Table 1. Transplantation outcome: GvHD by group (compared to total)

 

Total, N (%) N=211

Group 1, % N=43

Group 2, % N=87

Group 3, % N=81

P value

aGvHD grade ≥2

95 (45)

32.6

43.7

53.1

0.087

aGvHD grade ≥3

45 (21.3)

9.3

23

25.9

0.088

Intestinal GvHD

54 (25.6)

11.6

26.4

32.1

0.044

Steroid-refractory intestinal GvHD

Not reported

20

13

19

0.827

Table 2. Overall outcomes of transplantation by group

Mean ± standard deviation (SD)

Total, N (%)

N=211

Group 1, % N=43

Group 2, % N=87

Group 3, % N=81

P value

Cumulative incidence of relapse

24.8 ± 4.6

17.7 ± 6.3

30 ± 10.5

24.7 ± 5.9

0.983

Cumulative incidence of TRM

14.4 ± 2.6

9.3 ± 4.5

12.3 ± 3.7

19.3 ± 5

0.527

Event-free survival

60.8 ± 4.8

73± 7.1

57.5 ± 10

56.6 ± 6.7

0.698

OS

69.2 ± 4.1

78.4 ± 7

66.8 ± 6.5

67.5 ± 7.1

0.893

Table 3. Multivariate analysis of factors associated with development of intestinal GvHD (95% CI)

Factor

HR (range)

P value

Age (years), continuous

0.97 (0.95–1)

0.07

GvHD prophylaxis (FK506-based vs cyclosporine-based)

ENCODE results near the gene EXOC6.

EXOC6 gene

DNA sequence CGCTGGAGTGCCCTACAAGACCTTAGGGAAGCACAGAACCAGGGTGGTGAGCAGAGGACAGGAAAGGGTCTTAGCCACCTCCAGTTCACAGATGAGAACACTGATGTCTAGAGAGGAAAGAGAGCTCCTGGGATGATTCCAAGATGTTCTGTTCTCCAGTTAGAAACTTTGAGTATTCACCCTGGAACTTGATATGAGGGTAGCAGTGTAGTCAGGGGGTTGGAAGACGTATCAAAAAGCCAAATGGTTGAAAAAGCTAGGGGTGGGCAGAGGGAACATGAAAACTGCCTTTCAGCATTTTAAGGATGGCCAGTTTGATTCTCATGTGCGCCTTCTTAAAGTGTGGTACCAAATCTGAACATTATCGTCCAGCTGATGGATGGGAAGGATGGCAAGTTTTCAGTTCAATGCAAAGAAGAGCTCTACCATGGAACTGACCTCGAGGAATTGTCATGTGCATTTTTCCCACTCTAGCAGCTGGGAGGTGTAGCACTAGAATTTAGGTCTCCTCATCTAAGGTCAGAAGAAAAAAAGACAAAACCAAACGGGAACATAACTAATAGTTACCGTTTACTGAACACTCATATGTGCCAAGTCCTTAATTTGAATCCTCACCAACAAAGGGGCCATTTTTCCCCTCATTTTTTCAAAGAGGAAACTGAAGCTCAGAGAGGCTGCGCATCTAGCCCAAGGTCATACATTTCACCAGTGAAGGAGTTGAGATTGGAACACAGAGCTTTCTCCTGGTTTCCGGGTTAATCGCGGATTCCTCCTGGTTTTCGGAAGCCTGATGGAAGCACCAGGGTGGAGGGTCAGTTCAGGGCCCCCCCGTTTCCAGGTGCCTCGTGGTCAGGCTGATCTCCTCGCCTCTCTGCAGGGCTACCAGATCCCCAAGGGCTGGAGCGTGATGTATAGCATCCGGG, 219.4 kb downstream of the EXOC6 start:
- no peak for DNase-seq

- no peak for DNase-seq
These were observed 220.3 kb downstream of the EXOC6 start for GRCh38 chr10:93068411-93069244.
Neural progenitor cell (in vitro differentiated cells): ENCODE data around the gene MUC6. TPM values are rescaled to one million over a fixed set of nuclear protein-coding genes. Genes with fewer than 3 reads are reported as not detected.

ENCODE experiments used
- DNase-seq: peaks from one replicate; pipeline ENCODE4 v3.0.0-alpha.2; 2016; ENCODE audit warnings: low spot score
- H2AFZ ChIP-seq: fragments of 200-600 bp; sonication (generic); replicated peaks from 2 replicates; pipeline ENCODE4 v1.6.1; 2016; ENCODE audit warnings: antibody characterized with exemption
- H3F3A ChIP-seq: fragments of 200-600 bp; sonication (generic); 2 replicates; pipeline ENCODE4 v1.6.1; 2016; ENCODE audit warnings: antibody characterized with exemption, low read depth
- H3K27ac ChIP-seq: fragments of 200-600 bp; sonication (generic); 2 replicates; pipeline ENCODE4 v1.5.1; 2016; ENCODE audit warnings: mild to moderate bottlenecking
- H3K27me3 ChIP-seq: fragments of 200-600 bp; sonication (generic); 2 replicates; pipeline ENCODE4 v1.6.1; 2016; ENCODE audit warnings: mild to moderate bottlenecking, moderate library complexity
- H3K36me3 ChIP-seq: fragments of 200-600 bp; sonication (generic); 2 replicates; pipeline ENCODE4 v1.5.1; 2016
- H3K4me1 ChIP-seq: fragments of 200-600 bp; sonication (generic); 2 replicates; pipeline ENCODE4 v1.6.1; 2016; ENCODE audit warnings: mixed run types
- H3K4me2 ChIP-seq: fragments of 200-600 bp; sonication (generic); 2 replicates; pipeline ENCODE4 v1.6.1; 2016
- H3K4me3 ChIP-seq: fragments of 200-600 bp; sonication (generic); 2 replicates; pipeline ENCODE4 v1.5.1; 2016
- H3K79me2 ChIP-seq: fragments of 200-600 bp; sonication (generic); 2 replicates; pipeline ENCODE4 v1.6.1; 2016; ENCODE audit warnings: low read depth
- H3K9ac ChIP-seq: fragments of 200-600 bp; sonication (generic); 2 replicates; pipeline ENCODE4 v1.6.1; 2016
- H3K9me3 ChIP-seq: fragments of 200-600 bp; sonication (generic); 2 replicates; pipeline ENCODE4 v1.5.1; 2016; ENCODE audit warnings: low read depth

1.83 (0.95–3.55)

0.072

Antibiotic use (cefepime only vs no antibiotics)

2.21 (0.76–6.43)

0.146

Antibiotic use (carbapenem vs no antibiotics)

3.25 (1.13–9.34)

0.029

Intestinal microbiota
  • Analyzing stool samples pre- and post-HSCT showed differences in the following microbiota:
    • Phylum level: Firmicutes and Proteobacteria
    • Genus level:
      • Down regulated post-HSCT: Lachnospira
      • Up-regulated post-HSCT: Parabacteroides, Streptococcus, Lactonifactor and Macellibacteroides
  • Analyzing differences based on antibiotic usage found:
    • Patients receiving broad-spectrum antibiotics (group 3) had:
      • Significant reduction in: Bacteroidetes, Cyanobacteria and Verrucomicrobia
      • Expansion in: Melissococcus and Anaerotruncus
  • Effect of a loss of diversity on intestinal GvHD:
    • Paired stool samples were available for 21 patients split into:
      • No intestinal GvHD (n= 11)
        • No significant difference in pre-HSCT and post-HSCT microbial diversity
      • Intestinal GvHD (n= 10)
        • There was a difference between pre-HSCT and post-HSCT microbial diversity in patients who developed intestinal GvHD based on the Chao1 richness index